Sure, we can’t get enough of ‘90s nostalgia these days. But while we’re remembering all of our cool toys, our favorite Nickelodeon cartoons, and the now-discontinued cereals, it’s wise to think back to the baddest decade ever and remember that the ‘90s were actually nostalgic for previous decades. Take, for instance, these 15 movies: hardly just period pieces, these films made their respective past settings into characters of their own.
John Waters’s follow-up to his mainstream breakout Hairspray, Cry-Baby goes back another ten years to spoof the culture clash between the prim-and-proper Squares and the rockabilly Drapes, a band of juvenile delinquents led by Wade “Cry-Baby” Walker (played by Johnny Depp). Part musical, part parody, the comedy features plenty of ‘50s-inspired slang, fashions, and sight gags, and a cameo by late-‘50s heartthrob Troy Donahue.
Ed Wood (1994)
Tim Burton’s biopic, also starring Johnny Depp, followed the titular cross-dressing sci-fi director as he prepared his magnum opus Plan 9 From Outer Space, which many call the worst film ever made. Shot in black-and-white, Ed Wood is not just a love letter to the auteur who inspired Burton’s aesthetic — it’s also an homage to a time when our cinematic tastes were much less refined.
Inventing the Abbotts (1997)
The ‘50s wasn’t just the era when sideburns were huge and every middle-aged woman had the middle of her face framed with soft fluorescent lighting. It was also the decade during which America lost its innocence and discovered sex for the first time, that is if Pat O’Connor’s film adaptation of Sue Miller’s novel is to be believed.
Technically, Pleasantville takes place in that terrifying place known as Los Angeles in the late ‘90s, but through television magic Tobey Maguire and Reese Witherspoon are zapped back to the storybook past, into the black-and-white olden days when dads looked like William H. Macy, moms looked like Joan Allen, and J.T. Walshes held every sleepy little town in their puritanical, iron grips. Thankfully, Witherspoon was able to teach teens about sex and the saccharine-sweet Pleasantville got some edgy color to it.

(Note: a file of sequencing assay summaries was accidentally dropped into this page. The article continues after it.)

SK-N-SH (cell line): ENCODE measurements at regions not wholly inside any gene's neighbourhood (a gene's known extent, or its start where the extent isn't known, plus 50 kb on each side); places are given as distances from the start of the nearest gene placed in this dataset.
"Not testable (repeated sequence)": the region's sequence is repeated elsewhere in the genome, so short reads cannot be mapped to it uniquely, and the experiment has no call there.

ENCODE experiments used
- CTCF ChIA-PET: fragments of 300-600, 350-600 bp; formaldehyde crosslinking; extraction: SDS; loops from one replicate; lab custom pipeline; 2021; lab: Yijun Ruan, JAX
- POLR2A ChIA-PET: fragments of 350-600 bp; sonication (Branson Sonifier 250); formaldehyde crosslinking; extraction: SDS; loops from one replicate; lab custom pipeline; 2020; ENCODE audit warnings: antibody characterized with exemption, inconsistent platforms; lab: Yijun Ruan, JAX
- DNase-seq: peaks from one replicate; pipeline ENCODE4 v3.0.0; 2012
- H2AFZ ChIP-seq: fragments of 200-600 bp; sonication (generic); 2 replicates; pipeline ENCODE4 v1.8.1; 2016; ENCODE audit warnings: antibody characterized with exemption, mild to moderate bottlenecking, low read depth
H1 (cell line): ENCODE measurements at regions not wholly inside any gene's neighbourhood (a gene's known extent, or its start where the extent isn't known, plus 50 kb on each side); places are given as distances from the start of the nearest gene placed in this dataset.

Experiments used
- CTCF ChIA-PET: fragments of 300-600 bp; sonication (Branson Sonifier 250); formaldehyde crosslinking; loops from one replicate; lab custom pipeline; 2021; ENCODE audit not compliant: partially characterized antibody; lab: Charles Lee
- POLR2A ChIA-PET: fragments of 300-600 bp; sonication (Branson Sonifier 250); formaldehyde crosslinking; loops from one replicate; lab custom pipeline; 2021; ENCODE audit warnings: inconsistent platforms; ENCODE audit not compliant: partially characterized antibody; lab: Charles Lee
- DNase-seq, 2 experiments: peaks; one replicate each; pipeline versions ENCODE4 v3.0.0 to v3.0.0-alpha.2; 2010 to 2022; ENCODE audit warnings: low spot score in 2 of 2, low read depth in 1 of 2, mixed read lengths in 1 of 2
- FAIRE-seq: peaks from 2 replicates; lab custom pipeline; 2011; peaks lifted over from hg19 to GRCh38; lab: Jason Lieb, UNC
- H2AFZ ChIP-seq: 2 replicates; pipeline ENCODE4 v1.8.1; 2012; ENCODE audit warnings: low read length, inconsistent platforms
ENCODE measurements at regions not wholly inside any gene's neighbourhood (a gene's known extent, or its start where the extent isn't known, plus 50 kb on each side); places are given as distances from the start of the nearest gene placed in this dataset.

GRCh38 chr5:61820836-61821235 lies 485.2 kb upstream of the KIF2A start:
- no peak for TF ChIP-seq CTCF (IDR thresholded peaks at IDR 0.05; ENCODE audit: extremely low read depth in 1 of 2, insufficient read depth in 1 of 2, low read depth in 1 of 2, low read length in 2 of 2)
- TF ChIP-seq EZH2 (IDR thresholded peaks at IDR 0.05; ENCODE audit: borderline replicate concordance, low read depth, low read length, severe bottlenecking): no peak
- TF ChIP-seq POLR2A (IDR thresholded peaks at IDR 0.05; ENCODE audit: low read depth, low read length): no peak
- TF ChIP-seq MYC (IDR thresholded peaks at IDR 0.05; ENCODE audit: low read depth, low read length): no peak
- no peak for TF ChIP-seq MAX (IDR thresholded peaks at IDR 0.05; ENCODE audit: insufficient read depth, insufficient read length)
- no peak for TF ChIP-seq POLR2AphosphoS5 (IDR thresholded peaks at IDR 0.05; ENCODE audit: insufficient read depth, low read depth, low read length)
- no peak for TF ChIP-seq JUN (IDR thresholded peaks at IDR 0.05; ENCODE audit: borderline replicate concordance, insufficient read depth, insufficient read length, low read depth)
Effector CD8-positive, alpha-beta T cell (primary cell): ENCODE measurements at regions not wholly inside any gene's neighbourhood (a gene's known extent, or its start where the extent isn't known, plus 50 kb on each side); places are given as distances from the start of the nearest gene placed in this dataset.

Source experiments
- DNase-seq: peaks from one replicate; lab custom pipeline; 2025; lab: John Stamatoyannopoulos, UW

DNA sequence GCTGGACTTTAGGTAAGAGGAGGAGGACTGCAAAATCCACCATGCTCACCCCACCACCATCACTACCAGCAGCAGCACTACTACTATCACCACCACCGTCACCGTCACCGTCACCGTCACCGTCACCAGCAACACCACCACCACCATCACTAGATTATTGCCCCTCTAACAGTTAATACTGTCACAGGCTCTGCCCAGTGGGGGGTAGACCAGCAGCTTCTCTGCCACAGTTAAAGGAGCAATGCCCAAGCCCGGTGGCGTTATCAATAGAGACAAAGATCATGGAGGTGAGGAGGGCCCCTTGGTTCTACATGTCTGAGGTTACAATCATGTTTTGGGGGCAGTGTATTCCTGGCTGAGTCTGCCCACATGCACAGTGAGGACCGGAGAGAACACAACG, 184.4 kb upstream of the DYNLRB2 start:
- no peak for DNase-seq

The Doors (1991)
Oliver Stone is one of the most ‘90s directors, and he loved making movies about the ‘60s. This biopic about Jim Morrison and The Doors is as psychedelic and druggy as the band’s tunes, and not only features prominent ‘60s icons like Andy Warhol and Nico; it also gets real hippie-dippy with some witchy scenes that nailed down the decade’s counterculture movement.
Starring John Goodman as fictional film director Lawrence Woolsey, Matinee is a loving homage to the sci-fi b-movie director William Castle. Set amid the Cuban Missile Crisis of 1962, the film nails both the endearing pop-culture of the time (the film-within-a-film, Mant! — “Half man, half ant, all terror!” — is a glorious send-up of the era’s trashy fare) and the burgeoning Cold War sense of dread that loomed over the nation’s youth.
That Thing You Do (1996)
Tom Hanks’s directorial debut is a squeaky-clean look at the boom of ‘60s pop-rock as inspired by The Beatles, exemplified by the quick rise and fall of fictional band The Wonders (né The Oneders). With flashy fashions and catchy tunes (the title track was nominated for an Oscar), the film captured the beatific, all-American side of a decade regularly associated with counterculture, war, and corruption.